The Living Lessons program teaches endurance to Montville middle school students
MONTVILLE – Fresh out of college and on a cross-country bike ride with a friend, Stephen Barton found himself on July 20, 2012 in Aurora, Colorado. The two joined an acquaintance at a local movie theater to see the summer’s blockbuster “The Dark Knight Rises.”
About 15 minutes into the midnight performance, Barton noticed that one of the theater’s emergency exits opened and a figure walked through the door. Immediately thereafter, he heard a hissing sound from a canister that had been thrown into the theater, followed by several bright flashes and the sound of fireworks.
“All of a sudden, I felt this immense pressure on my chest and neck,” Barton told a roomful of middle school students Thursday. “It was so, so powerful. It took my breath away and I fell in front of my seat. At that moment I suddenly knew I had been shot with a gun.”
The middle school students, some wearing face masks, looked straight ahead or down as Barton spoke during the biannual Living Lessons: Voices, Visions, and Values event at the Robert R. Lazar Middle School in Montville.
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Barton told them he was lucky to survive the Aurora shooting, which killed 12 and injured dozens more.
The event was attended by approximately 50 speakers from around the world who spoke to classes of sixth through eighth graders about various difficulties they had experienced and overcome. Experiences ranged from terrorist bombings and other mass casualty events to accidents and drug abuse. Some speakers were there to raise awareness about LGBTQ+ rights, internet safety and other concerns.
Living Lessons was founded in 2005 by Lazar English teacher Judy Gothelf, who continues to lead the program with co-chair Danielle Barkey. Gothelf and co-founder Joseph Keizer, who is now the principal of Franklin Avenue Middle School in Franklin Lakes, wanted students to learn outside of their traditional schoolwork while being inspired to overcome any difficulties they faced.
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“We all have problems, we all have problems,” Gothelf said. “These people had pretty big problems and they were able to work through them, so[the speakers]kind of give them the courage to say, ‘I can do this too.'”
Perseverance was the focus of the presentation by Richard Williams, a victim of the 1995 Oklahoma City bombing that killed 168 people.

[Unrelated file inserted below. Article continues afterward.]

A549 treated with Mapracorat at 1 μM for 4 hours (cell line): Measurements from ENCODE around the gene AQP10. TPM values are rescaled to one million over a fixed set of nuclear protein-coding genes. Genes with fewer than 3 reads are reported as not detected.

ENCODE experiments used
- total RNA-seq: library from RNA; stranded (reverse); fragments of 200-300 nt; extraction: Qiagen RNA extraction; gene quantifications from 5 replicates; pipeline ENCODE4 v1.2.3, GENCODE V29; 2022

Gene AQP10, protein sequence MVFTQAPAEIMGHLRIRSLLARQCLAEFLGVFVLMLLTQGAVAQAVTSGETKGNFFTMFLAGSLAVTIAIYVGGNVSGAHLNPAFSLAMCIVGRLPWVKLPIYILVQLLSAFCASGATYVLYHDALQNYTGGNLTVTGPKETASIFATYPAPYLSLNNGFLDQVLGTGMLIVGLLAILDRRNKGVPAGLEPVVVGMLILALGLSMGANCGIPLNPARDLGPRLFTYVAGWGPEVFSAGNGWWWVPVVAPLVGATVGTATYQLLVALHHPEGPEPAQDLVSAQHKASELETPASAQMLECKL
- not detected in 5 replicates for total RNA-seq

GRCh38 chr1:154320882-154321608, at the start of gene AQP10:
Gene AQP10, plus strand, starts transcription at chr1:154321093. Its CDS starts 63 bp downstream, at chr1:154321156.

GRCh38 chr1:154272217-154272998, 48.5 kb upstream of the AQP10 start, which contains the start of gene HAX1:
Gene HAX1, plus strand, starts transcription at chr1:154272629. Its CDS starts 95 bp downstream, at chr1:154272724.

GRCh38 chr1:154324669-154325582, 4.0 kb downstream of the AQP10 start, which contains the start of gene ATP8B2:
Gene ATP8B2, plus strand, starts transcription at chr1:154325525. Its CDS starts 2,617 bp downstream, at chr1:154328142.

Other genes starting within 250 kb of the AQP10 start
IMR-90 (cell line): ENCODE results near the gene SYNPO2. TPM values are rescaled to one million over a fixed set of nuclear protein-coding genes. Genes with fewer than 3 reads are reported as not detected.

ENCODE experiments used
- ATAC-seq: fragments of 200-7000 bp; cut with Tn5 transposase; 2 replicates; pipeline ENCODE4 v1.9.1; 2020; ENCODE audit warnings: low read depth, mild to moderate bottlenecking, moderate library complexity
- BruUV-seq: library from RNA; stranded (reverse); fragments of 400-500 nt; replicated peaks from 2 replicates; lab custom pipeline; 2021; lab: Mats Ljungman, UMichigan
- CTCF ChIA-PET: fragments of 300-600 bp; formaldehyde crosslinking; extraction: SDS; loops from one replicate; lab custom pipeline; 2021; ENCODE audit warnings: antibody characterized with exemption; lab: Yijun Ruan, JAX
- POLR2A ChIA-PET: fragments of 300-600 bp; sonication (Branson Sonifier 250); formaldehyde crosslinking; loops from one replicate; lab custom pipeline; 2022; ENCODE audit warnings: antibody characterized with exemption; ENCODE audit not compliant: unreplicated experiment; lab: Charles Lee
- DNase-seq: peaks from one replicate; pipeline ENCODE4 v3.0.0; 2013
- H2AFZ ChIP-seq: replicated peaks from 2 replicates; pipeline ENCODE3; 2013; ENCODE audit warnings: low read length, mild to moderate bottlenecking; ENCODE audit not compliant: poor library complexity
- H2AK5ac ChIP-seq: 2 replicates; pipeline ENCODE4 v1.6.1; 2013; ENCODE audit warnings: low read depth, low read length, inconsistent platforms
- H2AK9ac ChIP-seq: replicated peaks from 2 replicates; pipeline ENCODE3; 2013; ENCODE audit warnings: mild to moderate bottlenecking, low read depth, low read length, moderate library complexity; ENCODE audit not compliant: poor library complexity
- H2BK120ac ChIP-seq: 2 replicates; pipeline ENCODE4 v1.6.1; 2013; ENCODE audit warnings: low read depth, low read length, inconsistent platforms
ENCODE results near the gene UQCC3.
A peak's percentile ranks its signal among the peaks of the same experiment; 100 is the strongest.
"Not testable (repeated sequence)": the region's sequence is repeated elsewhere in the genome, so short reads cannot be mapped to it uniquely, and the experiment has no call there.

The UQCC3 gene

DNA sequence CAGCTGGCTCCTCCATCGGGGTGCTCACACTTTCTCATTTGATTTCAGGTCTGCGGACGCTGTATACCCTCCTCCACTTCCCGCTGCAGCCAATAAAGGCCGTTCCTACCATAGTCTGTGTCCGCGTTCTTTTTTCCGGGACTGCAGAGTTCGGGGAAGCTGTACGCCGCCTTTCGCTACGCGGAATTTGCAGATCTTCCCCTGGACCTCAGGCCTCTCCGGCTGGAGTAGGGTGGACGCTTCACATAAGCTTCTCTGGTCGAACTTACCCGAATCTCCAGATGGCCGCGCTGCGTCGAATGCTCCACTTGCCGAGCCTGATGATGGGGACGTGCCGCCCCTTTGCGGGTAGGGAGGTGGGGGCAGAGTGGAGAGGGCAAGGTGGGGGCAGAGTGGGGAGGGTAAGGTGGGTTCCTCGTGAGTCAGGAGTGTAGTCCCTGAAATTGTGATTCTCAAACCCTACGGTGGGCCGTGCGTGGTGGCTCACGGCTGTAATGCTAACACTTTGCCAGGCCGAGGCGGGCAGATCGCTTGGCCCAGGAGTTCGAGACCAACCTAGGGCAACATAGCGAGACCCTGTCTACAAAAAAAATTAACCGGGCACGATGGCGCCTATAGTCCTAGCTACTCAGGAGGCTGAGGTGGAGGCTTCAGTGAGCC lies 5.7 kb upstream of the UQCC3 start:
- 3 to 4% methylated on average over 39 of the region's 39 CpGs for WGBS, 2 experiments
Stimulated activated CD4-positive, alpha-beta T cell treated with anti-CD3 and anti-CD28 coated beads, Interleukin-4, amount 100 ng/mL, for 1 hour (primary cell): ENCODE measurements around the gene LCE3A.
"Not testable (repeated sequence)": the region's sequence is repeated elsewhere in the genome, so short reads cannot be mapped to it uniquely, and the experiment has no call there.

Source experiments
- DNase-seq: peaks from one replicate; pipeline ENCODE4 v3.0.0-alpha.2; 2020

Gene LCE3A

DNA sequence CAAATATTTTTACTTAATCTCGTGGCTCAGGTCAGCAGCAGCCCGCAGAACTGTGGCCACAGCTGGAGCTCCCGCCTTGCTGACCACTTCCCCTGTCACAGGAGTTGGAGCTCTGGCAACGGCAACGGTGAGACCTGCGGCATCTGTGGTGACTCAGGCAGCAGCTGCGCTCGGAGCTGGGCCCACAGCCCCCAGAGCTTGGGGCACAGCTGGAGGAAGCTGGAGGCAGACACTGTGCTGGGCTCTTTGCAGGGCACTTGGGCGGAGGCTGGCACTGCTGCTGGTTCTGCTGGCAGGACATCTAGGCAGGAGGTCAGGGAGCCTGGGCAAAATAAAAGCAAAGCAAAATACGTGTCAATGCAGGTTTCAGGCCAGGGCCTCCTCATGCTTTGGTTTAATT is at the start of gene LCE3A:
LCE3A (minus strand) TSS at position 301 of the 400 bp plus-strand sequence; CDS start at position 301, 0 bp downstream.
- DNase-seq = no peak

William’s injuries from the attack included a fractured skull, a crushed hand, and an ear that was ripped off and had to be reattached. After his recovery, he helped plan the Oklahoma City National Memorial and has been a guest of Living Lessons every year since its inception.
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“There are numerous people that I know personally who have never been spiritually healed because they can’t deal with what’s going on in their lives,” Williams said. “It was never an option for me. I had to get out, back to work. I had to do something positive and I had to make a difference.”
Some of the students said they connected with the speakers.
Jewish sixth-grader Jonah Seewald said he was intrigued by the Holocaust survivor’s story. Classmate Michael Taormina, whose uncle was killed on September 11, listened intently as a survivor spoke of fleeing the World Trade Center on the day of the attacks.
Sophia Billings, a seventh grader, noted how each of the speakers talked about the long-term psychological effects of their particular situation. Still, she said, one of the key lessons she learned from the day was to “always be optimistic. Even in dark times there is a light.”
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Sixth grader Circe Vena drew a similarly positive conclusion from the speakers.
“Always look for the good in things,” she said. “Everyone I’ve spoken to has all had tough experiences, but they’re all proud. They’re not upset about what issues they’re having or what they’ve been through.”
Barton told the students that he had returned to the cinema’s parking lot a year after filming. From there, he and his friend, who was unharmed in the shooting, continued their bike ride, ending in California as planned.
The journey has taught Barton that life can change in unexpected ways, for better or for worse. He challenged students to remember that despite what they hear in the world, most people have good hearts.
“I could just focus on the one person – literally one person – who shot me, who decided to try and end my life, who could have really ruined my travel and encounter experience,” Barton said. “But there are literally hundreds of other people who have been that kind and kind. These people are by far the majority and I choose to focus on these people as I think about this journey.”